Budget uncertainty begins anew for universities


SPRINGFIELD — While students at Illinois’ public universities are busy cramming for final exams, campus leaders are facing tests of their own.

They’re being forced once again to put plans in place for operating without state funding after going nearly the entire 2015-16 school year without receiving any support amid the ongoing budget standoff between Republican Gov. Bruce Rauner and the Democratic leaders of the General Assembly.

A six-month spending plan that has kept schools afloat through the fall semester runs out Dec. 31, and there’s no indication that Rauner and top Democrats are anywhere close to reaching a deal on a budget for the rest of the year.

The four top legislative leaders and the governor had been meeting behind closed doors during the Legislature’s fall veto session and afterward, but Rauner canceled a Thursday meeting after House Democrats indicated that they wouldn’t present a budget proposal as the governor had requested. Democrats say it’s the governor’s constitutional obligation to present a budget plan.

As of Friday, there were no more meetings scheduled before the stopgap spending plan runs out.

Lawmakers aren’t due back in Springfield until Jan. 9, leaving only two days of lame-duck session before the new General Assembly is sworn in.

“There’s a great deal of uncertainty because we just don’t know when lawmakers are going to come together on an agreement,” said John Charles, executive director for governmental and public affairs at Southern Illinois University. “That creates a lot of angst.”

Illinois State University chief of staff Jay Groves said public universities have been here before.

“This year looks very much like last year,” Groves said, adding that the difference is the money from two funding deals Rauner signed into law this spring and summer.

The six-month spending plan approved June 30 released $1 billion for higher education, including roughly $646 million for operations at the state’s nine public university systems.

Coupled with $350 million in operating money from an emergency funding measure in April, the stopgap brought the schools hit hardest by the impasse — Eastern Illinois, Western Illinois and Chicago State universities — up to 90 percent of what they received for the 2014-15 school year. The remaining universities were brought up to 82 percent funding.

While the stopgap funding could be used for expenses through Dec. 31, universities largely devoted the money to expenses from last school year.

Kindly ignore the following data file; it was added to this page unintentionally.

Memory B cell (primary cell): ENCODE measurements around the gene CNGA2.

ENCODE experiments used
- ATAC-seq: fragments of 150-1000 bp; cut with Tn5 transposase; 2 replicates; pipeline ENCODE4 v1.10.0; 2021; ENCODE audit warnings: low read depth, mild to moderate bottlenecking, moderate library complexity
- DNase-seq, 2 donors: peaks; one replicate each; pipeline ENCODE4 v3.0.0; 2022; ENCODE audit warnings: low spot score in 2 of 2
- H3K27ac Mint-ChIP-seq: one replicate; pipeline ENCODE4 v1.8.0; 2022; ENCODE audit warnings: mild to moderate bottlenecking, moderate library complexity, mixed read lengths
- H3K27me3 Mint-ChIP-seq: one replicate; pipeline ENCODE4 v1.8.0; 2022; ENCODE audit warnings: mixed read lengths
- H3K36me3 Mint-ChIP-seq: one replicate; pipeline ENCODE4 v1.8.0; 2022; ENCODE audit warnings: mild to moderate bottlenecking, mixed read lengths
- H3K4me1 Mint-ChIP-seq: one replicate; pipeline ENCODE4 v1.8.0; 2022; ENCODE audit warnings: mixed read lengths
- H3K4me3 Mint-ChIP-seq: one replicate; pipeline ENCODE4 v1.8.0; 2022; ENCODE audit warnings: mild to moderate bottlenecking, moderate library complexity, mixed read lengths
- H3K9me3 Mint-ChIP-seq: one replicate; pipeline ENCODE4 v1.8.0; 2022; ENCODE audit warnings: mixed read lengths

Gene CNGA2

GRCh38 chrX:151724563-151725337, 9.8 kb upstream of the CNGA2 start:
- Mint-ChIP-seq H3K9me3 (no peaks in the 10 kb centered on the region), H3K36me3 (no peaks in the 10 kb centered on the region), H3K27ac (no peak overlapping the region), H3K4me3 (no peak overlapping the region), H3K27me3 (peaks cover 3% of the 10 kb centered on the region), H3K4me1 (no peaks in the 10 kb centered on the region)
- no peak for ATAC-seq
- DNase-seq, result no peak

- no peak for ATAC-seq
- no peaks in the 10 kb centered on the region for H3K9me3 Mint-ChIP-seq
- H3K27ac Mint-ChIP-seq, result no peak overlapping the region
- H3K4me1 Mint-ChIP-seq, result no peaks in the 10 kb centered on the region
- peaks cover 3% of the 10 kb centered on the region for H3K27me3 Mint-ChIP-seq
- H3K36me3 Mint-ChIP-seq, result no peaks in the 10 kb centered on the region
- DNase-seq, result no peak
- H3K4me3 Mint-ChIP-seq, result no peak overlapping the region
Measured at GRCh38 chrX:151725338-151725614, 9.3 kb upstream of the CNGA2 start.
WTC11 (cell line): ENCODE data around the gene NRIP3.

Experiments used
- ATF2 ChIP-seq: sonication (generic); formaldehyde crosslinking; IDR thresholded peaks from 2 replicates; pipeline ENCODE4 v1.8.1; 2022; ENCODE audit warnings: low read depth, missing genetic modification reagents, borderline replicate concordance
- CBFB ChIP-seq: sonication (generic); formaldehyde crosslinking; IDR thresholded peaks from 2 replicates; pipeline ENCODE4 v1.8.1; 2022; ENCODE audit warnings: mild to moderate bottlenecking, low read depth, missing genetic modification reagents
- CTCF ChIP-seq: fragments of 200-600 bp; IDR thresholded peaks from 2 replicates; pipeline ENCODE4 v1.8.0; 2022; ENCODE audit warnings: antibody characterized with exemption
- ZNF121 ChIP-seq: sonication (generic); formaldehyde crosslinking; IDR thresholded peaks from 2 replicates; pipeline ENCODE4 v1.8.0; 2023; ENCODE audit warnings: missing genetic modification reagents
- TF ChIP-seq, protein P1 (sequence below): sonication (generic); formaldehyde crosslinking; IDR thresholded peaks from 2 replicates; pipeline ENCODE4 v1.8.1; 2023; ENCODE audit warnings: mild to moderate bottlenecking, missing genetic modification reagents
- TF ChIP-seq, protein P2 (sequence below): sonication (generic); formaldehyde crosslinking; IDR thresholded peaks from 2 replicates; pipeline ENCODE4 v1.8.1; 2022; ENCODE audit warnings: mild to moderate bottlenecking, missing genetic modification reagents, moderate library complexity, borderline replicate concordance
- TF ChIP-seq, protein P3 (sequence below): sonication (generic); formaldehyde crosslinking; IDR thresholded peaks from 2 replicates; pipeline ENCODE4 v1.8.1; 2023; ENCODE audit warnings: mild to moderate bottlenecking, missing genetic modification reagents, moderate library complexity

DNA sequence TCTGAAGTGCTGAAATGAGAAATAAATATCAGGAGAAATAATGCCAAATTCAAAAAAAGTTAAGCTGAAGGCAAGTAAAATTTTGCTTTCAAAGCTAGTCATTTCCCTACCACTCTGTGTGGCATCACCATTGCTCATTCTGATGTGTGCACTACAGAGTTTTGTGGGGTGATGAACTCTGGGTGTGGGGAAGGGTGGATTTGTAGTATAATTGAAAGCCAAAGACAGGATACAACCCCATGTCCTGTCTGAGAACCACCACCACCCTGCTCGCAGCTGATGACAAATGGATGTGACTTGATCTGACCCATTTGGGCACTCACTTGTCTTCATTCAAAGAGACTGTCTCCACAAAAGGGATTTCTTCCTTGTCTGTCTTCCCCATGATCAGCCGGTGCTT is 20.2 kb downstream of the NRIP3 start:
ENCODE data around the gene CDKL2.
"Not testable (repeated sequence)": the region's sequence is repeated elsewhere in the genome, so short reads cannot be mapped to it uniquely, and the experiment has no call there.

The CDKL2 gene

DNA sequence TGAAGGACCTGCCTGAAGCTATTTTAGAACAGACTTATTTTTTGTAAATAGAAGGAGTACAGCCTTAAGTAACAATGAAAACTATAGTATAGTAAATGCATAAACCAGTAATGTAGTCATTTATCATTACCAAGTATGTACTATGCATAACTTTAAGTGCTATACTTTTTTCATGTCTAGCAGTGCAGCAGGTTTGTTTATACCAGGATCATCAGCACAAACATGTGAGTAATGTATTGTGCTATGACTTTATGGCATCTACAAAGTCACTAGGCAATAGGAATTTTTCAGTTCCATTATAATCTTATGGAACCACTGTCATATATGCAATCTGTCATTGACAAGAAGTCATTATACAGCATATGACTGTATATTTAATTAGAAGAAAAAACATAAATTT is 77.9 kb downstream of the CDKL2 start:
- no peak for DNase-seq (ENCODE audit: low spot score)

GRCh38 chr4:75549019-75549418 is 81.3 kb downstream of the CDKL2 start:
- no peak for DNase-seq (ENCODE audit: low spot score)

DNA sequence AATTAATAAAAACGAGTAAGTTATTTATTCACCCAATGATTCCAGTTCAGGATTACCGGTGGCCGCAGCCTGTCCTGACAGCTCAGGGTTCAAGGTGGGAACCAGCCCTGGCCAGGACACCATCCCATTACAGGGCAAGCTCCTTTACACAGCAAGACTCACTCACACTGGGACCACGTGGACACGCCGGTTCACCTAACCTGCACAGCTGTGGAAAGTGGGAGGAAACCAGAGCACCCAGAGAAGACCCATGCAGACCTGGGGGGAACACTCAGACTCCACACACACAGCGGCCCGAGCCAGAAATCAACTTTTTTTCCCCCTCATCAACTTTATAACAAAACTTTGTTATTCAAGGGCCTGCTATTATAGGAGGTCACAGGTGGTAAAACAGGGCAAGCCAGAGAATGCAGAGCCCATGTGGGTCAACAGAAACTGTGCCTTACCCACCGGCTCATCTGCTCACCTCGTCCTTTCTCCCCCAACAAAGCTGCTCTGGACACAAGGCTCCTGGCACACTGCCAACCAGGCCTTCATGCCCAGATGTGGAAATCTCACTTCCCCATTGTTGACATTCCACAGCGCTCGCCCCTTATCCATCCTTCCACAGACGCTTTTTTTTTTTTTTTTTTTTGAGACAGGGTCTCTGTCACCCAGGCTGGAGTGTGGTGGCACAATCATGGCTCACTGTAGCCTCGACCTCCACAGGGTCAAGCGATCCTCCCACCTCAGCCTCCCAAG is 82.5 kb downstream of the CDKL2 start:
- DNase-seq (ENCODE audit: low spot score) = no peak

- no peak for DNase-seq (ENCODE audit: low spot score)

As a result of the lack of funding last year, universities laid off hundreds of employees, left hundreds more vacant positions unfilled and instituted furlough days, among other cost-cutting measures.

Officials were reluctant to discuss what would happen if lawmakers and the governor aren’t able to reach a budget deal until well into the spring.

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“We’ll have to make those decisions at that time,” said Matt Bierman, budget director at Western Illinois. “We are of the belief that we are doing a good job advocating for our needs and that Springfield understands our needs and will react accordingly when the time is right.”

Western Illinois, Eastern Illinois and Chicago State each recently received a share of $17 million in additional emergency funding from the Illinois Board of High Education.

Bierman said his school will use the $8.4 million it received to cover payroll. Eastern Illinois likewise will use its $5.6 million for payroll and other operating expenses, officials have said.

Like Bierman, Illinois State’s Groves said it’s too early to speculate about what might happen if the budget impasse isn’t resolved soon.

“We are hoping that the General Assembly and the governor … will get together on a predictable and appropriate budget for public higher education,” Groves said.

To that end, the University of Illinois has proposed legislation that would guarantee funding levels for the system’s three campuses for five years in exchange for the university agreeing to a series of performance measures, including enrolling at a minimum number of in-state students. The bill didn’t advance during the fall veto session.

Other university leaders have discussed the concept, which the Board of Higher Education also favors, but they have yet to publicly back it.

Budget uncertainty begins anew for universities

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